• Children cannot be blamed for doing what leaders we look up to are doing on a daily basis.
• Our leaders paint each other in a bad light on a daily basis, children have access to social media and TV.
The video of a schoolboy spewing expletives has rightly confirmed that the society is ‘eating itself’ morally. The young boy is obviously doing what he has seen done and sanctioned by the adults around him.
While his words are to be condemned, we equally need to examine how we have contributed to such behaviour in our society. While it is therapeutic to express one’s emotions, it is not acceptable to express our feelings in a way that might hurt others.
The boy wanted to show what he felt about a schoolmate but he chose to go public thereby exposing the recipient in a bad light. Isn’t this what our leaders do every day? We are treated to an array of political tantrums that border on absurd and as a country, we celebrate or get hurt depending on the political divide that we fall to. The case of politicians openly referring to national leaders as ‘mshenzi’, ‘mwizi’, among others have obviously reached our young generation through the media.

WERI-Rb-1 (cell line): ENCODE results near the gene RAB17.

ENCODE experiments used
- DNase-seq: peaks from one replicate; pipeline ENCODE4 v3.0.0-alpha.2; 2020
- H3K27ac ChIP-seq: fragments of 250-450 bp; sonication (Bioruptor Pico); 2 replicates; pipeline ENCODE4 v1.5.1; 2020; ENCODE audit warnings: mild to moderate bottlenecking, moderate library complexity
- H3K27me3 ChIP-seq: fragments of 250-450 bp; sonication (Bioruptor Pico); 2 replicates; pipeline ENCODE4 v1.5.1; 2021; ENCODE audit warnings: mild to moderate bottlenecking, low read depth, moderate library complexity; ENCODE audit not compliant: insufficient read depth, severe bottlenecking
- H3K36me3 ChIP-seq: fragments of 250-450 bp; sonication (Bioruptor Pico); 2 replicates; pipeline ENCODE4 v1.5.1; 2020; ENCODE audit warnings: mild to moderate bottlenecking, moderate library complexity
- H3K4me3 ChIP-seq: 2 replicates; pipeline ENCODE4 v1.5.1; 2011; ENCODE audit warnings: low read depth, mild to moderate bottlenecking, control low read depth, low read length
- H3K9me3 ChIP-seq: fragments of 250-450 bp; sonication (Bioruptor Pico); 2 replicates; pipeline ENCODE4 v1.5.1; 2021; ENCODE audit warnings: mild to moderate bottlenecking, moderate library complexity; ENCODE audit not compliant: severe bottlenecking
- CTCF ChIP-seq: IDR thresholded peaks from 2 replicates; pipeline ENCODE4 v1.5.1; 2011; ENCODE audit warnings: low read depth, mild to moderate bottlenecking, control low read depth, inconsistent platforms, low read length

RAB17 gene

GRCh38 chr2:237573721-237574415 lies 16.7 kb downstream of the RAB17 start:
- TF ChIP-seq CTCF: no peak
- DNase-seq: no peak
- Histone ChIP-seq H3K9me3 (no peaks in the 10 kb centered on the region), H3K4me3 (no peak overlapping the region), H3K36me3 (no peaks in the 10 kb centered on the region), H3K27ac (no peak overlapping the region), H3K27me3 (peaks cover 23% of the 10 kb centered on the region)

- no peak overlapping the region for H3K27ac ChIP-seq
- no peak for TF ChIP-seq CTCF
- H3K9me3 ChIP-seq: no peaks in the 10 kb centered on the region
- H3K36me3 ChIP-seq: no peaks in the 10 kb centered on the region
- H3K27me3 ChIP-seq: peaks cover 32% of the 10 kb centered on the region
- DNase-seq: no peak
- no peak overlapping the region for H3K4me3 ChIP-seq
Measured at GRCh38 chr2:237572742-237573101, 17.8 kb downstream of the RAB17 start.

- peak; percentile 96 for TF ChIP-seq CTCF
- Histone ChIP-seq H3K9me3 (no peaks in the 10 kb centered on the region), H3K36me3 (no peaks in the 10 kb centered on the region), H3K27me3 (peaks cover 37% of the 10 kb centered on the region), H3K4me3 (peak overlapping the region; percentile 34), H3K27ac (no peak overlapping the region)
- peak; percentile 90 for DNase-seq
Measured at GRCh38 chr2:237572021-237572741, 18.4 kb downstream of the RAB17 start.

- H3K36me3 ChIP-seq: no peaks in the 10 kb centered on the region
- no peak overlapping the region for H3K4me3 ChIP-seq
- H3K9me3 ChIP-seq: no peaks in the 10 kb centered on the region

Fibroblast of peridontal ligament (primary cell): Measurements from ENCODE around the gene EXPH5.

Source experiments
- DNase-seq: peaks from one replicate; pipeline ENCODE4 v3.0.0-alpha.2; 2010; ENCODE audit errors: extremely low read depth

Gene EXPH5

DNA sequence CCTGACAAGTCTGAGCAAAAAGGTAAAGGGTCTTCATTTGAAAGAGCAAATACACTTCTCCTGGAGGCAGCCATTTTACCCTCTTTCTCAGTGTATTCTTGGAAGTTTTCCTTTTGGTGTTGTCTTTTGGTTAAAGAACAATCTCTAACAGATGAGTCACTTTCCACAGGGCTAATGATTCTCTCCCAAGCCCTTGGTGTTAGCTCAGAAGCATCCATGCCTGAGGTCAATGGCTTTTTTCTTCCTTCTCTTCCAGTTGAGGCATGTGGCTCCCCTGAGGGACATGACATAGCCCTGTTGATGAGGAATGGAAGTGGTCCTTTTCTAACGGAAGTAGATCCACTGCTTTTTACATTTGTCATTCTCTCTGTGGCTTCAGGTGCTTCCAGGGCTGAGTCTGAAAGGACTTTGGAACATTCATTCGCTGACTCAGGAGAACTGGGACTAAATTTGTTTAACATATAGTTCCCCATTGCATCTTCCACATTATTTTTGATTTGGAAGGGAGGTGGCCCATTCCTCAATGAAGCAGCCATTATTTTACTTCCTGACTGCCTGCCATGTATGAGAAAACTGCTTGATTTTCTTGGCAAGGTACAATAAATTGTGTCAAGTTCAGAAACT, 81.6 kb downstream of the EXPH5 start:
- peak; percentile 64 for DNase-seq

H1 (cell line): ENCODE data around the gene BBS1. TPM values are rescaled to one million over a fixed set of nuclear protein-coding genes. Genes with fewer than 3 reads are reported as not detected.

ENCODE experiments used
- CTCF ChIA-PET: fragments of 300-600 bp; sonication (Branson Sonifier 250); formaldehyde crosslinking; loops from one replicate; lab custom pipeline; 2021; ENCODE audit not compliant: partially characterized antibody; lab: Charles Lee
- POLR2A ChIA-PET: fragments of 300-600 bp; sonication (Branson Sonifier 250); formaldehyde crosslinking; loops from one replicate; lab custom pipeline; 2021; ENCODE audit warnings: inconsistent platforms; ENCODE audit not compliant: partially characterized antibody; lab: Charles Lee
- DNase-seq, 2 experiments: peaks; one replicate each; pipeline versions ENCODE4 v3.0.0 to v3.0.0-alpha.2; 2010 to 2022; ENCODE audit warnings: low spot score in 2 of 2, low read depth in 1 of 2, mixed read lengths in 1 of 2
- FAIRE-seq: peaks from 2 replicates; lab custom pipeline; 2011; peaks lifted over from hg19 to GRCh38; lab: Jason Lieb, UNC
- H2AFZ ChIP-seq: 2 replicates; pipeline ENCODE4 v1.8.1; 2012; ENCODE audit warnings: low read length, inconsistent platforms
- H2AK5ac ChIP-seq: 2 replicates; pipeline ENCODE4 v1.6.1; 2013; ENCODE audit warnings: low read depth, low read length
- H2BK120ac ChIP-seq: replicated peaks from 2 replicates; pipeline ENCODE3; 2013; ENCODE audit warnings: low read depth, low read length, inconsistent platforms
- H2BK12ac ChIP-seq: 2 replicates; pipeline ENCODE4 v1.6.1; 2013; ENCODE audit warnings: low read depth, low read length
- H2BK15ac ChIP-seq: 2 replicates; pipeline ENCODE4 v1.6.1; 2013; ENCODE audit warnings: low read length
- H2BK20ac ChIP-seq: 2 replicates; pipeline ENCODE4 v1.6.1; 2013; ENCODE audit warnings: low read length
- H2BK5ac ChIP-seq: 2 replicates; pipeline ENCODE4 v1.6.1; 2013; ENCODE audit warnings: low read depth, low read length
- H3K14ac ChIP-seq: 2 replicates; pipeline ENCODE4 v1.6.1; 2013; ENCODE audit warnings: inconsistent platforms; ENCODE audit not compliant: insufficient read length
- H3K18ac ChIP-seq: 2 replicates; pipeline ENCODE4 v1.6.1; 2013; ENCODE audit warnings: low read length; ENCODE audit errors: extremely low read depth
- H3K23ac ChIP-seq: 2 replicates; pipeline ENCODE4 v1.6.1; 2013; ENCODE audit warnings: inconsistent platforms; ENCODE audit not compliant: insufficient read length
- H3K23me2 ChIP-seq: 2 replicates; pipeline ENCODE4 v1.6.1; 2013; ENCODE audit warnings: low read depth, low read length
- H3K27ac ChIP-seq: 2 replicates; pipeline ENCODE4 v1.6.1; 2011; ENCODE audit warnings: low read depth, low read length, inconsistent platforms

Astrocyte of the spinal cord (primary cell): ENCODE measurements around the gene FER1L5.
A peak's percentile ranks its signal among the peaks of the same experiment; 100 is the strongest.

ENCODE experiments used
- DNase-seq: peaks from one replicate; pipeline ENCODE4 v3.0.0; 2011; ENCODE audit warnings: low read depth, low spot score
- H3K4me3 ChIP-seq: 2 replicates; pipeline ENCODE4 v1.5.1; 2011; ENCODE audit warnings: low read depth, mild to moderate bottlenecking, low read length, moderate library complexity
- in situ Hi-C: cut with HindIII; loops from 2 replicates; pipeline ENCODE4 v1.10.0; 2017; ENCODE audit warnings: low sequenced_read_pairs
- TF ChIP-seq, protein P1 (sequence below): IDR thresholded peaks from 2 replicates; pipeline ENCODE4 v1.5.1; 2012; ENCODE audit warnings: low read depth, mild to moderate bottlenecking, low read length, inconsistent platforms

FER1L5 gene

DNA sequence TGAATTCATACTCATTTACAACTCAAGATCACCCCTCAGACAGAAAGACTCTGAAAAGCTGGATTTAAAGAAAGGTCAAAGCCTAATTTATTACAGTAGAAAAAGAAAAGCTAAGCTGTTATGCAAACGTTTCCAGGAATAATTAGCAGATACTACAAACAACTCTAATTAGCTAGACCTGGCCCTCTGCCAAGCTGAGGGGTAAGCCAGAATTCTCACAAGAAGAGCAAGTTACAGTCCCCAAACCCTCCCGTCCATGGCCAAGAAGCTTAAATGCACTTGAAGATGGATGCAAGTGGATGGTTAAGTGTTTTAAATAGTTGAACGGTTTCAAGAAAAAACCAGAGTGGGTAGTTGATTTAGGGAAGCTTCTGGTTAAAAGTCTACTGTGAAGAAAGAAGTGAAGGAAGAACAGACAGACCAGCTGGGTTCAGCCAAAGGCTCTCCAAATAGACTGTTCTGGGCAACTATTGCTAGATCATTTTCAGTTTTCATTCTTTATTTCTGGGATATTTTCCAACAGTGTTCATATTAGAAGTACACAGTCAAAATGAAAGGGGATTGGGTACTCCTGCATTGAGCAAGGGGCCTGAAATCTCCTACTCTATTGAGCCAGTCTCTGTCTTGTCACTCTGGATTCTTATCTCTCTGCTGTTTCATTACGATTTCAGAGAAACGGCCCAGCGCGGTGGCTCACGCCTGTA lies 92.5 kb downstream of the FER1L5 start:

Children cannot be blamed for doing what leaders we look up to are doing on a daily basis. Whereas such behaviour and speeches can be tolerated during campaigns, it is completely reckless to witness the same during such serious activities as during debates in the assemblies, religious functions and even funerals.
Our leaders fighting in Parliament, in churches and during funerals are almost becoming the norm. How do we blame children when even a bishop is still trending for using unacceptable language on his congregants? Yet we are the first lot to lash out at the minor for repeating what he saw in the media.
Before blaming the boy, let’s check ourselves. Let’s review what we do and say in front of them and on social media.